Earthquake-prone council buildings

By , , , and - , Build 187

Councils are having to take decisions about whether to close earthquake-prone buildings, which can have an adverse impact on local communities. A new decision-making framework will help ensure a measured risk assessment.

WHEN A COUNCIL-OWNED building is found to be earthquake-prone, the territorial authority (TA) is faced with a decision about whether to suspend its occupancy. A common misconception is that, if a building is rated as less than 34%NBS and declared earthquake-prone, the building is dangerous and should be closed immediately.

Negative impact of closures

Recent history has shown that closing council buildings can have negative social and economic impacts – with facilities and services possibly not available to local communities for long periods. Businesses operating within or near council buildings may also be interrupted or forced to relocate.

Developing a consistent approach

To support a more consistent approach for decisions about earthquake-prone council buildings, BRANZ co-designed a decision-making framework to help TAs navigate their obligations around seismic safety and community wellbeing in line with the legislative timeframes for remediation.

The research was undertaken between April 2020 and April 2021 to develop a better understanding of how TAs, as property owners, currently make decisions about earthquake-prone council buildings and how this process could be improved. The research combined legal, engineering, risk management and behavioural-science expertise to co-design a decision process supporting TAs to make robust building occupancy decisions.

The legislation and regulations relating to managing council buildings were reviewed. Provisions for council management of risk relating to earthquake-prone buildings they own are directly and indirectly included in the Building Act 2004 as well as other associated regulations, the Health and Safety at Work Act 2015 and the Local Government Act 2002.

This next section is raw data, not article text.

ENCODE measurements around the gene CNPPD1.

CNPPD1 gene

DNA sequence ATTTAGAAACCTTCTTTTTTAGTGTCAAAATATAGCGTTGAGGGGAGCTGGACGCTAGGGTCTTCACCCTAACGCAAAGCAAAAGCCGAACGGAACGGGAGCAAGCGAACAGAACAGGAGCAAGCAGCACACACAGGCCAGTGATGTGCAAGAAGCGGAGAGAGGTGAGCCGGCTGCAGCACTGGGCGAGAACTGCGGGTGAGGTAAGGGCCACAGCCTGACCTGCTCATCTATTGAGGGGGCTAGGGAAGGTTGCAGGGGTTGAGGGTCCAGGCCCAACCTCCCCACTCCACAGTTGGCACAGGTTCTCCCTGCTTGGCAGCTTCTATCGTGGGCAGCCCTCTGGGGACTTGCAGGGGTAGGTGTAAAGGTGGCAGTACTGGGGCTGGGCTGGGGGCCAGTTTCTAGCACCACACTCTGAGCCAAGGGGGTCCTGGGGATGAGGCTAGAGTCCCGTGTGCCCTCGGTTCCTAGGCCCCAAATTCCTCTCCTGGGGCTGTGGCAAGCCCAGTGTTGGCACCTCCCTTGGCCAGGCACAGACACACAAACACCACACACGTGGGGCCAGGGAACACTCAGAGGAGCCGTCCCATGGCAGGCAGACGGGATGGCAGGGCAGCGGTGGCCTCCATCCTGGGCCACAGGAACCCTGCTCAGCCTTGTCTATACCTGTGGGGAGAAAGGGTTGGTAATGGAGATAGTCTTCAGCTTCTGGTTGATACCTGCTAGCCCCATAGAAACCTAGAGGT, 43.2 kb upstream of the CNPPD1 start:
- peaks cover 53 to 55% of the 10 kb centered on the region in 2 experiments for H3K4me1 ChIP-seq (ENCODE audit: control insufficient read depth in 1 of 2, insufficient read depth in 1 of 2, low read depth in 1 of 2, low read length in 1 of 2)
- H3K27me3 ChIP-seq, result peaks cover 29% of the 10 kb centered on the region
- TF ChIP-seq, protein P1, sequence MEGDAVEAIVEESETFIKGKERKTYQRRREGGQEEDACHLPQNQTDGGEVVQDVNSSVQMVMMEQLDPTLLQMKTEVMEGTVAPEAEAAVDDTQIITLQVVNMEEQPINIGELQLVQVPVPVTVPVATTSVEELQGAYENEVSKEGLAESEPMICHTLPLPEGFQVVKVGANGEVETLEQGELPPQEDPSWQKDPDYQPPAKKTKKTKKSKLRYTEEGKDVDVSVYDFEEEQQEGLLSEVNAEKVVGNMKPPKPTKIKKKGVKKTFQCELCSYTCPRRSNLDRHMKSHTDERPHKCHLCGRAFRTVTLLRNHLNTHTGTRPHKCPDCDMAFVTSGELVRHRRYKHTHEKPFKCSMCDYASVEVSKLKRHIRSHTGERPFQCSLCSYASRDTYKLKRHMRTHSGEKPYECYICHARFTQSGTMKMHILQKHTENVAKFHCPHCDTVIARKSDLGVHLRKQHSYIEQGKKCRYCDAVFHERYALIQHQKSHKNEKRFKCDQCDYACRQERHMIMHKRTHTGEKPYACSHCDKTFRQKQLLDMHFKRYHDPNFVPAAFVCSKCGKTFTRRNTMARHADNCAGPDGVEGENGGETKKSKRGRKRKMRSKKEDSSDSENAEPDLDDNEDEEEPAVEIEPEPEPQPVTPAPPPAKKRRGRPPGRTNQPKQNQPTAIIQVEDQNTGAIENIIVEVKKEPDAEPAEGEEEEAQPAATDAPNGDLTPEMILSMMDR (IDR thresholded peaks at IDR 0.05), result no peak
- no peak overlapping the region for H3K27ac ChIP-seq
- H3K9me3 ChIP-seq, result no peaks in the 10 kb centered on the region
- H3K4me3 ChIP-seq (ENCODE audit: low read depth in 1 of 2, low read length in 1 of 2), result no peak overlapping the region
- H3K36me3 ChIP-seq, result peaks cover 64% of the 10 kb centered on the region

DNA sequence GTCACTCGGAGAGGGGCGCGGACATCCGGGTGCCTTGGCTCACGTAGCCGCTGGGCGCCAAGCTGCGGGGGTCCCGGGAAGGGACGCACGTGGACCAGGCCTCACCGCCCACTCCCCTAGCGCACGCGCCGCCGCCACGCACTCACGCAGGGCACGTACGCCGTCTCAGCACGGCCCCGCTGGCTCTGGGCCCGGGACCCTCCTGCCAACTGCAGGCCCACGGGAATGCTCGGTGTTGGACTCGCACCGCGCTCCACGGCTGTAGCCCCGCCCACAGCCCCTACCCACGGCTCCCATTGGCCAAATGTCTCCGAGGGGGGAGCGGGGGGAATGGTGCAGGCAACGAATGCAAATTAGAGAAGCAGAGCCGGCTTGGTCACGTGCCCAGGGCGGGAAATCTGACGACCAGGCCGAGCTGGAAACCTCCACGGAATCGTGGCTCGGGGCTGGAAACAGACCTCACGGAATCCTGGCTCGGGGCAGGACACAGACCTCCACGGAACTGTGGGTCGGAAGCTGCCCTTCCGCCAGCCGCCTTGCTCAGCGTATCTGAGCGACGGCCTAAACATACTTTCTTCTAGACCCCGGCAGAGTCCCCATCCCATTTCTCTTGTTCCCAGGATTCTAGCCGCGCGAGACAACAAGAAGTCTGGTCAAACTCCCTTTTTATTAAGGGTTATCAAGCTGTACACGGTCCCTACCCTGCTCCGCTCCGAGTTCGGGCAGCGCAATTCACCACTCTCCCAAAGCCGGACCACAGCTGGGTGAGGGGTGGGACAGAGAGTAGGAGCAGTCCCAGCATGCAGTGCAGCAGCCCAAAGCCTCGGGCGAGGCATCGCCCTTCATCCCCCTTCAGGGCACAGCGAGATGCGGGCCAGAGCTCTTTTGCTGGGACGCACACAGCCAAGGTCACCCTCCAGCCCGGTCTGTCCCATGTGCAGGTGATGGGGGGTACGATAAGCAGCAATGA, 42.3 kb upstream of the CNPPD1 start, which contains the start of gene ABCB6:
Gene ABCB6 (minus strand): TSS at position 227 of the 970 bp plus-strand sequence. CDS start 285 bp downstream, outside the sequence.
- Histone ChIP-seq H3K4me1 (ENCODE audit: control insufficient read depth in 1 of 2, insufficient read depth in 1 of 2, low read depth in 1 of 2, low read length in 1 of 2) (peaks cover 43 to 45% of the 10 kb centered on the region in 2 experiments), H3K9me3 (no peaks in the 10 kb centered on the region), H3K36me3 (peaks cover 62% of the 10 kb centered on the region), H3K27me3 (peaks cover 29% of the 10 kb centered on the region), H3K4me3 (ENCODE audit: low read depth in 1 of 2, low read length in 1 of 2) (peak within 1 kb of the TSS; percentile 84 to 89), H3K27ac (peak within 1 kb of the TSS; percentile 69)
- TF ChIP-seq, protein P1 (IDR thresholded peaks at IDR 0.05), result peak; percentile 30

TA interviews informed framework

Staff from five TAs of varying sizes in different seismic zones representing roles in the property-owning and regulatory arms of councils were interviewed to understand current decision-making processes.

Interviewees were presented with three hypothetical scenarios about council buildings categorised as earthquake-prone and asked questions:

  • Who makes the decisions?
  • What are the key drivers of decisions?
  • How is information about seismic risk assessed alongside other risk information – including social and economic impacts?

Based on the interview findings and international best practice (ISO 31000 risk management), a decision-making framework was developed.

This was tested in online workshops with representatives from nine different TAs, then further refined using their feedback.

Community impact not considered

The interviews and online workshops with TAs revealed there appeared to be little internal discussion around risk tolerance. Of the councils involved, few had developed or adopted formal policies for decisions about earthquake-prone council buildings. Much of their decision making appeared to rest on the potential consequence of an earthquake event rather than its likelihood.

None of those interviewed explicitly considered and assessed the immediate socio-economic impacts of closing a building on the community within the decision. This is significant because it suggests that the likely short-term community impacts of immediate building closure may be over-shadowed by concerns about the potential scale of seismic risk that occurs over a much longer geological timeframe.